superconductors and ferromagnets have a more complex
B to
H
relation, see
hysteresis.
In all cases, the definition of
H given
above:
 \mathbf{H}\ \equiv \
\frac{\mathbf{B}}{\mu_0}\mathbf{M},(definition of
H in SI
units)
(along with its Gaussian counterpart) is still valid.
The advantage of the
Hfield is that its
bound sources are treated so differently that they can often be
isolated from the free sources. For example, a
line integral of the
Hfield in a closed loop yields the total
free current in the loop (not including the bound current).
Similarly, a
surface integral of
H over any
closed surface picks out the 'magnetic
charges' within that closed surface. Examining the definition of
H helps flesh out this statement.
Taking the divergence of this definition results in

\mathbf{\nabla}\cdot\mathbf{B}=\mu_0\mathbf{\nabla}\cdot\mathbf{H}+\mathbf{\nabla}\cdot\mu_0\mathbf{M}=
0,
where the equation has been rearranged so that its parallel to the
displacement field is more
obvious. Noting that
−
∇ · μ
_{0}M = ρ
_{b}
the bound magnetic charge density from the definition of
M above and that
∇ · B = 0 represents
the absence of free magnetic charges this definition
of H
requires that
μ_{0}∇ · H = ρ
_{tot}.
In other words, as described above, the definition of
H requires that its field lines begin at
positive magnetic charge (near south pole) and end at a negative
magnetic charge (north pole).
Taking the curl of the definition of
H
yields that:

\mathbf{\nabla}\times\mathbf{H}=\frac{1}{\mu_0}\mathbf{\nabla}\times\mathbf{B}\mathbf{\nabla}\times\mathbf{M}=\mathbf{J}_{tot}\mathbf{J}_{b}
= \mathbf{J}_f
where
J_{f} represents the free
current.
Energy stored in magnetic fields
In asking how much energy is needed to create a specific magnetic
field using a particular current it is important to distinguish
between free and bound currents. It is the free current that we
directly 'push' on to create the magnetic field. The bound currents
create a magnetic field that the free current has to work against
without doing any of the work.
It is not surprising, therefore, that the
Hfield is important in magnetic energy
calculations since it treats the two sources differently. In
general the incremental amount of work per unit volume
δW
needed to cause a small change of magnetic field
δ'B
is:
 \delta W = \mathbf{H}\cdot\delta\mathbf{B}.
If there are no magnetic materials around then we can replace
H with
B ⁄
μ_{0},
 u = \frac{\mathbf{B}\cdot\mathbf{B}}{2\mu_o}.
For linear materials (such that
B =
μ
H ), the
energy density can be expressed as:
 u = \frac{\mathbf{B}\cdot\mathbf{B}}{2\mu} =
\frac{\mu\mathbf{H}\cdot\mathbf{H}}{2}. (Valid
only for linear materials)
Nonlinear materials cannot use the above equation but must return
to the first equation which is always valid. In particular, the
energy density stored in the fields of hysteretic materials such as
ferromagnets and superconductors depends on how the magnetic field
was created.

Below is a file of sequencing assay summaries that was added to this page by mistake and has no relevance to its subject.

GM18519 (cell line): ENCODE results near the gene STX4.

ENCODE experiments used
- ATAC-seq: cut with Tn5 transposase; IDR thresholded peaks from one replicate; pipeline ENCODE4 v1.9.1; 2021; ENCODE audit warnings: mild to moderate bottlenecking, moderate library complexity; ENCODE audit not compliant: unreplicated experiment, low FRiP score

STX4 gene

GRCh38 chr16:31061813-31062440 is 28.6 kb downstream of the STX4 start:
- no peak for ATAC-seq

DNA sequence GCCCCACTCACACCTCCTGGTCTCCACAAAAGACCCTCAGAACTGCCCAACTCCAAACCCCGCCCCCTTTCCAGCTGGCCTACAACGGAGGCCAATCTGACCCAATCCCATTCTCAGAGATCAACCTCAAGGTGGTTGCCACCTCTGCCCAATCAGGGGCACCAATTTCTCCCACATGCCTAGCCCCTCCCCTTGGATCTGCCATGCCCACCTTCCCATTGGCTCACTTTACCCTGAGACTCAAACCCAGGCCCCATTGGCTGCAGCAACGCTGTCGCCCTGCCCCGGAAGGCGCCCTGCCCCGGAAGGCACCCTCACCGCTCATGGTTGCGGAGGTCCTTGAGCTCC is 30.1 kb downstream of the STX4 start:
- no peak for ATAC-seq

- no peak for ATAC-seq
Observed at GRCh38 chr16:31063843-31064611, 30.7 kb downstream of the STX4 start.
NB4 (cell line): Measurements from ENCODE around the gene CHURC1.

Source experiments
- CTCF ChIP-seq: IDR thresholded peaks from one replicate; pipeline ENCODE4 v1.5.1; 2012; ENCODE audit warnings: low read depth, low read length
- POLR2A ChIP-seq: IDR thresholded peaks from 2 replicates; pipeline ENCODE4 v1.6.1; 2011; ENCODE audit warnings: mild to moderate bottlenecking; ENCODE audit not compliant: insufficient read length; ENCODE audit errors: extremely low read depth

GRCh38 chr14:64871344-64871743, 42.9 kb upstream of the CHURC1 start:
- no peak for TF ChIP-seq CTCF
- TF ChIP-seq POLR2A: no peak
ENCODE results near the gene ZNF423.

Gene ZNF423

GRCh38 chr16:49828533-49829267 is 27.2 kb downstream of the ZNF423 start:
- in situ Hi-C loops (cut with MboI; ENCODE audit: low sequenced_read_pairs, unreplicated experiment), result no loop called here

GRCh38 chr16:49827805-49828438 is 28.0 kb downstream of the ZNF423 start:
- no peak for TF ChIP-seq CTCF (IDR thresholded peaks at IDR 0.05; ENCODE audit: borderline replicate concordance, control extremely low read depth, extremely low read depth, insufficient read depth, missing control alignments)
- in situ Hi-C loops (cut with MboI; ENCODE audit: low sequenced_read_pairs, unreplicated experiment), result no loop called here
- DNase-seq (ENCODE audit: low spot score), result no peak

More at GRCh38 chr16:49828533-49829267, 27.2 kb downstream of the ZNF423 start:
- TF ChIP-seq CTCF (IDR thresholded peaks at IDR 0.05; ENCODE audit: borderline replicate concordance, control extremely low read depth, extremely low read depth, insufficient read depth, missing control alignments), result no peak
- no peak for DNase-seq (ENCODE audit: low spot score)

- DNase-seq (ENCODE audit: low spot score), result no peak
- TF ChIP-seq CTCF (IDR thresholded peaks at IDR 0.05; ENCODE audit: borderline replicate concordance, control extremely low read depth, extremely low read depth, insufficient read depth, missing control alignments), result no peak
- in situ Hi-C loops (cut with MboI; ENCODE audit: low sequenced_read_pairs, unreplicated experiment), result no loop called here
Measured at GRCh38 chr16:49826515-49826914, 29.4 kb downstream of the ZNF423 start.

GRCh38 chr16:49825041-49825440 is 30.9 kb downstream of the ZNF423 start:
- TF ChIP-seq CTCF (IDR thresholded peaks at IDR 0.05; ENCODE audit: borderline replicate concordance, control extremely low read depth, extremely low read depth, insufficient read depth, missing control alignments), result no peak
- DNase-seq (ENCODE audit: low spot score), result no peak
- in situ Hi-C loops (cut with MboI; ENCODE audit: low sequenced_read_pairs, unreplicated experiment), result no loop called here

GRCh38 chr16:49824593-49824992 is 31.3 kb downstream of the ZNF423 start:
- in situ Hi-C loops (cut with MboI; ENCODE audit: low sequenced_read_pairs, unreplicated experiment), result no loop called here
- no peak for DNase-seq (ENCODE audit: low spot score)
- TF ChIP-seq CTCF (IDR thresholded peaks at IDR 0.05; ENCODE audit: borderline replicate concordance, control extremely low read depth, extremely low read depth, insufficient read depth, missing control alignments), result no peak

Electromagnetism: the relationship between magnetic and
electric fields
The magnetic field due to a changing electric field
A changing electric field generates a magnetic field proportional
to the time rate of the change of the electric field. This fact is
known as
Maxwell's correction to Ampere's Law. Therefore the full
Ampere's Law is:
 \nabla \times \mathbf{B} = \mu_0\mathbf{J} + \mu_0
\varepsilon_0 \frac{\partial \mathbf{E}} {\partial t},\
where
J is the current density, and
partial derivatives indicate
spatial location is fixed when the
time
derivative is taken. The last term is Maxwell's correction.
This equation is valid even when magnetic materials are involved,
but in practice it is often easier to use an alternate
equation.
Electric force due to a changing Bfield
Above is a discussion of how a changing
Efield creates a
Bfield. The inverse process also occurs:
a changing magnetic field, such as a magnet moving through a
stationary coil, generates an
electric
field (and therefore tends to drive a current in the coil).
(These two effects bootstrap together to form
electromagnetic waves, such as light.)
This is known as
Faraday's
Law and forms the basis of many electric
generators and
electrical motors.
Faraday's law is commonly represented as:
 \mathcal{E} =  \frac{d\Phi_m}{dt},
where \scriptstyle\mathcal{E} is the
electromotive force or
EMF (the
voltage generated around a closed loop) and
Φ_{m} is the
magnetic flux—the product of the area times
the magnetic field normal to that area. (This definition of
magnetic flux is why engineers often refer to
B as "magnetic flux density".) This law
includes both flux changes because of the magnetic field generated
by a time varying
Efield
(
transformer EMF) and flux changes because of movement
through a magnetic field (
motional EMF).
A form of Faraday's law of induction that does not include
motional EMF is the MaxwellFaraday equation:
 \nabla \times \mathbf{E} = \frac{\partial \mathbf{B}}
{\partial t},\
one of
Maxwell's equations. This
equation is valid even in the presence of magnetic material.
A complete expression for Faraday's law of induction in terms of
the electric
E and magnetic fields can be
written as:
\mathcal{E} =  \frac{d\Phi_m}{dt} = \oint_{\partial \Sigma
(t)}\left( \mathbf{E}( \mathbf{r},\ t) +\mathbf{ v \times
B}(\mathbf{r},\ t)\right) \cdot d\boldsymbol{\ell}\ \ =\frac {d}
{dt} \iint_{\Sigma (t)} d \boldsymbol {A} \cdot \mathbf
{B}(\mathbf{r},\ t) \ ,
where
∂Σ(
t) is the moving closed path
bounding the moving surface
Σ(
t), and
d
A is an element of surface area of
Σ(
t). The first integral calculates the
work done moving a charge a distance d
ℓ
based upon the
Lorentz force law. In
the case where the bounding surface is stationary, the